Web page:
^{5} This diagram comes from work I have done over the past several years with David Cohen on the nature of instruction and instructional innovation. We refer to this as the 'instructional triangle', and use it to emphasize the dynamic nature of instruction, shaped by the interactions among students, teachers, and the content, in particular environments. See, for example, Cohen, D. K., & Ball, D. L. (2001). Making change: Instruction and its improvement. Kappan, 83 (1), 7377. It is also found in chapter 9 of Adding It Up: How Children Learn Mathematics, the National Research Council report, published in 2001, edited by Jeremy Kilpatrick, Jane Swafford, and Bradford Findell.
^{6} This idea of Ðlearning in and from practiceÓ is elaborated in Ball, D. L. & Cohen, D. K. (1999). Developing practice, developing practitioners: Toward a practicebased theory of professional education. In G. Sykes and L. DarlingHammond (Eds.), Teaching as the learning profession: Handbook of policy and practice (pp. 332). San Francisco: Jossey Bass.
An Example of Using Video to Learn Mathematics for Teaching
What I'm going to try to do next is take one example of what it might look like to organize professional development around practice. In this case, I'm going to use a video clip. However, I don't want to give the impression that I am arguing that learning in and from practice requires the use of video cases. I'm not saying that at all. I'm only proposing video as one way of capturing practice and making it available for use in professional development. As I mentioned above, another way to ground professional education in practice is to read and discuss cases; another way to do it is to engage in lesson study  and an increasing number of lesson study groups are emerging in this country; another way is to work with study groups of teachers in schools. The overarching idea here is to organize professional development much closer to the work of teaching. My use of a video clip here is one example of how one might do that.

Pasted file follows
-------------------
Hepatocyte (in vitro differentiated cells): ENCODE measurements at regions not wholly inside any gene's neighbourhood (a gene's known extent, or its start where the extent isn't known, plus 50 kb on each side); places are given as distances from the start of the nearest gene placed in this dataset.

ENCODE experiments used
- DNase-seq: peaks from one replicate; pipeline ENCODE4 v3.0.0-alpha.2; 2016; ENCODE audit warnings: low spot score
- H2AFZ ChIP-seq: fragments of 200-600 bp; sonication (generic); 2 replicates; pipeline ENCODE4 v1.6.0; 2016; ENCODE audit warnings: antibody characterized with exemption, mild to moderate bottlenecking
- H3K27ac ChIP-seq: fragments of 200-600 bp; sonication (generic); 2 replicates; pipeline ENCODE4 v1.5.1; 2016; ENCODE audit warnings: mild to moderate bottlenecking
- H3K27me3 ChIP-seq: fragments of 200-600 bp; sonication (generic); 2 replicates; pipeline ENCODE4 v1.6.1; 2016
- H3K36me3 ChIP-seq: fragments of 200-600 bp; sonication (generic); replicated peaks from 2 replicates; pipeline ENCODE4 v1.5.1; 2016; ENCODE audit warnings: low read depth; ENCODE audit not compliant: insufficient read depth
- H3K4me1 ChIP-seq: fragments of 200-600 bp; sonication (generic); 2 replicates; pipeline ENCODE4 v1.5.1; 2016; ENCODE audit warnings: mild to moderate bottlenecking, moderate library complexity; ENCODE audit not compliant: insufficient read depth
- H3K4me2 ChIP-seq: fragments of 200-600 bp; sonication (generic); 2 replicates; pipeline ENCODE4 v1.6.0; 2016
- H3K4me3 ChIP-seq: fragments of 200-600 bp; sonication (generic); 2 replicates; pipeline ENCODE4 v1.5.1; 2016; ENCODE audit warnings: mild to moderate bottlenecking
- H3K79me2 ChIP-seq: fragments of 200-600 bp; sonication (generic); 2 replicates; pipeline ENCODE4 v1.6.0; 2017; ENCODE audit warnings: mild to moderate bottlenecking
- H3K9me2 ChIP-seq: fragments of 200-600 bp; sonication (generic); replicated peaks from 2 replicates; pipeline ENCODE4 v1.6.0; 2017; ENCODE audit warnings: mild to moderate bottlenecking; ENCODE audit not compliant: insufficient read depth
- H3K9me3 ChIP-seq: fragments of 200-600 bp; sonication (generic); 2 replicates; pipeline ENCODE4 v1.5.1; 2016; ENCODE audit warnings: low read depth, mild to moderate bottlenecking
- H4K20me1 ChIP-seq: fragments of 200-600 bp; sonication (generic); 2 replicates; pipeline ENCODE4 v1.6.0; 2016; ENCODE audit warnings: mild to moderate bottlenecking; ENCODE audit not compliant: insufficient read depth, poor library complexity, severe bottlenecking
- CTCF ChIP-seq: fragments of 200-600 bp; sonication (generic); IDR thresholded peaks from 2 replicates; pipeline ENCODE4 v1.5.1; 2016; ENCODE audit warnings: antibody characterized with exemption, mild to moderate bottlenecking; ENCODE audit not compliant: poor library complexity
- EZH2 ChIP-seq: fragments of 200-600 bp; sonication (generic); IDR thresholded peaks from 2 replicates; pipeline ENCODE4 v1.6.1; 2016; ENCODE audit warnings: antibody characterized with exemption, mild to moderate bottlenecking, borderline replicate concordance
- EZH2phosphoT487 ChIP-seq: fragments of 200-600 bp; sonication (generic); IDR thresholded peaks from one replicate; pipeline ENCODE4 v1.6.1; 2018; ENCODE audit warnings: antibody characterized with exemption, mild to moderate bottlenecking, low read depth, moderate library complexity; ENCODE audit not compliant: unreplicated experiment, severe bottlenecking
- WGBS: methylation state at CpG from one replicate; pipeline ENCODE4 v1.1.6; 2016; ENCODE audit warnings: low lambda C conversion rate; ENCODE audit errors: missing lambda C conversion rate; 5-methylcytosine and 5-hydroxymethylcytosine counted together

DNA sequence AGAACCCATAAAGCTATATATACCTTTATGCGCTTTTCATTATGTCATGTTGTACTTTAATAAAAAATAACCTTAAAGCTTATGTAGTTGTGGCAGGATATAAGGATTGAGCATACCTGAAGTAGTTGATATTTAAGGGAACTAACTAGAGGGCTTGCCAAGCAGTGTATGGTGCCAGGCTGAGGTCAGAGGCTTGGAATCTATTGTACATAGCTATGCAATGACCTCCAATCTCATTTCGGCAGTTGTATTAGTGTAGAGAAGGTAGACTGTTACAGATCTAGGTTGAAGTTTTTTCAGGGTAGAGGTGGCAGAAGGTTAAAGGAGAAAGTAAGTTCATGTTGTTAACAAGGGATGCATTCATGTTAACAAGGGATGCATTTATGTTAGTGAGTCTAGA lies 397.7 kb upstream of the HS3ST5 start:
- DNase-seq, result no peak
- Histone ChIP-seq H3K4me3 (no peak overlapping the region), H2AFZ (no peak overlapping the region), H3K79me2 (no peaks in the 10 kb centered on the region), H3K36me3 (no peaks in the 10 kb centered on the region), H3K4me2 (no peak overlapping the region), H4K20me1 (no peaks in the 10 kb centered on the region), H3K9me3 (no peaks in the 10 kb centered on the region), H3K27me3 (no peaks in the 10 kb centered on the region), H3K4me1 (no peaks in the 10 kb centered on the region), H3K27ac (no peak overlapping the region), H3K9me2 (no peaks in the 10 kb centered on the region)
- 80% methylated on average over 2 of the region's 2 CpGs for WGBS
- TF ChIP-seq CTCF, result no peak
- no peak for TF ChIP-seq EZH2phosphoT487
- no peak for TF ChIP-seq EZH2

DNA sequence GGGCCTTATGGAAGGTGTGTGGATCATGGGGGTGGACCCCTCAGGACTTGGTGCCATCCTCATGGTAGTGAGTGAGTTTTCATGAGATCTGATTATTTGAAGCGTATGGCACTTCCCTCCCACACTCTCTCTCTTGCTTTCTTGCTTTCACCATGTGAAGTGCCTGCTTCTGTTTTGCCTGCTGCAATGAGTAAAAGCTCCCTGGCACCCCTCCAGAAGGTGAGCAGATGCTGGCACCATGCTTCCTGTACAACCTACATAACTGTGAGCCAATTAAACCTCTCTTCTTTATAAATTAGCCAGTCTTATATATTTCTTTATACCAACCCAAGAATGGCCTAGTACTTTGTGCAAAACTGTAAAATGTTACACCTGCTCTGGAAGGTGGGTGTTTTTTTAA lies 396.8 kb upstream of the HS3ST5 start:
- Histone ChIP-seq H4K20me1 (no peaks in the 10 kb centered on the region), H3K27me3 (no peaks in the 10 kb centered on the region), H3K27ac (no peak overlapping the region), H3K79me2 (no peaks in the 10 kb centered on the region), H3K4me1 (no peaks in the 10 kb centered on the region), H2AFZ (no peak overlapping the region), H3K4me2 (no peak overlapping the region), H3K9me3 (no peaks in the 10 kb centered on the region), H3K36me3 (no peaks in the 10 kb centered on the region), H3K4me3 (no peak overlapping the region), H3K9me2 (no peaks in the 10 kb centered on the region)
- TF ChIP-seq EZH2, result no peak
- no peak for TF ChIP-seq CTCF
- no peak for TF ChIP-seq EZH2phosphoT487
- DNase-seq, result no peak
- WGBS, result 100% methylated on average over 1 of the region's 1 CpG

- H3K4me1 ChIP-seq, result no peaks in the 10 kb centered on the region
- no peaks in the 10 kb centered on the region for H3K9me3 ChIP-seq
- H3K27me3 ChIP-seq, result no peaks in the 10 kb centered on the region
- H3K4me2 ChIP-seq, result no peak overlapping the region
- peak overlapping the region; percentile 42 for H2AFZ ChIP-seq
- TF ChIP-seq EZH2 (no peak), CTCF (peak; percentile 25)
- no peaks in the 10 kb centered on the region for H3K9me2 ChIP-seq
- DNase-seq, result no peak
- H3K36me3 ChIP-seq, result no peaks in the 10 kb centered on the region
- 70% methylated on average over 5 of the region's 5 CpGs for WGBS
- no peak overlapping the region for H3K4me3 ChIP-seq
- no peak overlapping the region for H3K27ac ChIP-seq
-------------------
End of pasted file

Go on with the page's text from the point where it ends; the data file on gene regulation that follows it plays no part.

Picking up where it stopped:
The challenge is this: By now, many of us are familiar with the idea of using video in professional teacher education, however, we don't always think of using video to create opportunities for learning content. Rather, it is more common to use video to discuss children's thinking, or to examine the teacher's moves, or to talk about teaching practice. What we will do here is explore what it might look like to design opportunities for teachers to learn mathematics from a piece of video.
This is the list I showed you earlier with examples of mathematical problems teachers face in their work:
What Mathematical Problems Arise in Teaching? 
Examples

The ones we focused on earlier are shown in red: Analyzing errors, choosing and using definitions, and appraising claims. Now we're going to switch to and work on the four highlighted here (in green) as we examine a kind of activity that might be used in professional education.
The example we are going to explore involves using records of practice  in this case, a video.
Example:
Using Records of Practice to Study Mathematics for Teaching